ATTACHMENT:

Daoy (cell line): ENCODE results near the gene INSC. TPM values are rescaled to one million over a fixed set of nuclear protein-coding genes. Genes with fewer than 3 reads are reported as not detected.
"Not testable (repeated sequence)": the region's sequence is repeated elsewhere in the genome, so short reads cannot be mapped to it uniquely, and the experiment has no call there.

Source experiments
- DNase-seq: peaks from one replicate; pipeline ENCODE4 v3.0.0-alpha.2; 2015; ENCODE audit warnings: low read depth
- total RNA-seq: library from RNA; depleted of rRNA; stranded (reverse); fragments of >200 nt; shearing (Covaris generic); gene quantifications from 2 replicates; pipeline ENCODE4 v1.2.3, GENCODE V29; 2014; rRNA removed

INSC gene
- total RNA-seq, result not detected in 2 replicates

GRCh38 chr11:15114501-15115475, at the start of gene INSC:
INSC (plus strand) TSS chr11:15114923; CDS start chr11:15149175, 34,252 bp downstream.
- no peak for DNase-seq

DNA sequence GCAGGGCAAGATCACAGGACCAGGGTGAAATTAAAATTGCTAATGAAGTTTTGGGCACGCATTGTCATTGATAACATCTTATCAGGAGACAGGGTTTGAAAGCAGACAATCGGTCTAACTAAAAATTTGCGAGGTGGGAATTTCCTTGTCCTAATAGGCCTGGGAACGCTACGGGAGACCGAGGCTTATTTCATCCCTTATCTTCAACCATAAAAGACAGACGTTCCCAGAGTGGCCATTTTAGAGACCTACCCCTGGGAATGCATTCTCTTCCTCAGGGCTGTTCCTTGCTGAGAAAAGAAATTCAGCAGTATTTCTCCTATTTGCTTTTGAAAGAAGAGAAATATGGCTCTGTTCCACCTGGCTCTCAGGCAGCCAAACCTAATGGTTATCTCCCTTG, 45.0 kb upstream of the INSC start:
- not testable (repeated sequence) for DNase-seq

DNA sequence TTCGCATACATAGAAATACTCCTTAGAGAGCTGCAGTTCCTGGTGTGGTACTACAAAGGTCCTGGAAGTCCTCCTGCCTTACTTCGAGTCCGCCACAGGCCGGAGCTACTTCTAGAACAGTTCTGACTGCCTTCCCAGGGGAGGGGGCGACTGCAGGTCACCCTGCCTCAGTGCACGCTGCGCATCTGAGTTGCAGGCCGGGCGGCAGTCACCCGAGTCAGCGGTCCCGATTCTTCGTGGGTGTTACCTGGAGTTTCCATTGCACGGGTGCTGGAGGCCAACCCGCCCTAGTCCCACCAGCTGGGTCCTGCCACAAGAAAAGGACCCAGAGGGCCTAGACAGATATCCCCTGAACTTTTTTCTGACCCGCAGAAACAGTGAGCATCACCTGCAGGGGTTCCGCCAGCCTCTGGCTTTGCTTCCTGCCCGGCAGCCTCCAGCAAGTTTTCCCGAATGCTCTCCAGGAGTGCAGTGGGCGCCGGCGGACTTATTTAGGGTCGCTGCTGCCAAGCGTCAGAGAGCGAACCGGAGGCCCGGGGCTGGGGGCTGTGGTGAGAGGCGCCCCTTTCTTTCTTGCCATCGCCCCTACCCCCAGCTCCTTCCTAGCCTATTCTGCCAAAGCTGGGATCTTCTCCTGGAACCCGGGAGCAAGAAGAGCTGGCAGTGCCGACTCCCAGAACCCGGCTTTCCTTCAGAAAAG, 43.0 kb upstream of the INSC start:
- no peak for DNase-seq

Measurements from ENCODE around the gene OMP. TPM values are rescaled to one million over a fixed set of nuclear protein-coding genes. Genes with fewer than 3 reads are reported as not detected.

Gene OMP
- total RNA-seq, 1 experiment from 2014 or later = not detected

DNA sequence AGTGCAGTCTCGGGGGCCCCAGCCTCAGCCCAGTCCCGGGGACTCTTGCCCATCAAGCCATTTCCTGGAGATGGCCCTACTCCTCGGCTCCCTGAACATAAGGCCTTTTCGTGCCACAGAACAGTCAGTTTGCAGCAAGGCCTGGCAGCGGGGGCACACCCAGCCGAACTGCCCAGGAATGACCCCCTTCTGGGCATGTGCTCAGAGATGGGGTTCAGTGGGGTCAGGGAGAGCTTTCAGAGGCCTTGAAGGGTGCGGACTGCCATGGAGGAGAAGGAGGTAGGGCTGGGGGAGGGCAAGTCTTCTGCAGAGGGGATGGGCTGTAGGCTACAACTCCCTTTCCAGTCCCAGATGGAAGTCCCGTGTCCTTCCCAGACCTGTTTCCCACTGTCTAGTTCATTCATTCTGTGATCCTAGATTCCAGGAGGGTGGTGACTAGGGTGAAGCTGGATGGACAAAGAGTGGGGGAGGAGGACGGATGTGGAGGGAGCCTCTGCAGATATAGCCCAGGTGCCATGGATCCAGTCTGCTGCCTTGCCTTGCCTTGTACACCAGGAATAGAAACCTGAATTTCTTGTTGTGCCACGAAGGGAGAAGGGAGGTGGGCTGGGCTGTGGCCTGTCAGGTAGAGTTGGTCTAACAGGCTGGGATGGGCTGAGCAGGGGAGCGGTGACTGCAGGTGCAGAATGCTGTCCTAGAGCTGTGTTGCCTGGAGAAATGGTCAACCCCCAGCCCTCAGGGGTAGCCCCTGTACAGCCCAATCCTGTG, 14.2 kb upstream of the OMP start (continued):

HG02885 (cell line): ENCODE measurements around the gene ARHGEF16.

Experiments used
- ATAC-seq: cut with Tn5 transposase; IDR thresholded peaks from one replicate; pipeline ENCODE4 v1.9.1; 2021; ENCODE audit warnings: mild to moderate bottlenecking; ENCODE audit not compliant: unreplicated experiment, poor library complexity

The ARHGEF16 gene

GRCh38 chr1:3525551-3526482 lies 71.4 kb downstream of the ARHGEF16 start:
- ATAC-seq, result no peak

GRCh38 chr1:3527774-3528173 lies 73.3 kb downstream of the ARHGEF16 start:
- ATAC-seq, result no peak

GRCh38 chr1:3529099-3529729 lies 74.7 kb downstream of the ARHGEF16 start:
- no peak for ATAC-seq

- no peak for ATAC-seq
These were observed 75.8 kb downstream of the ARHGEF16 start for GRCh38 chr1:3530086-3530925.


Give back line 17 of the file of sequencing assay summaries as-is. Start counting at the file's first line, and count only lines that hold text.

- total RNA-seq, 1 experiment from 2014 or later = not detected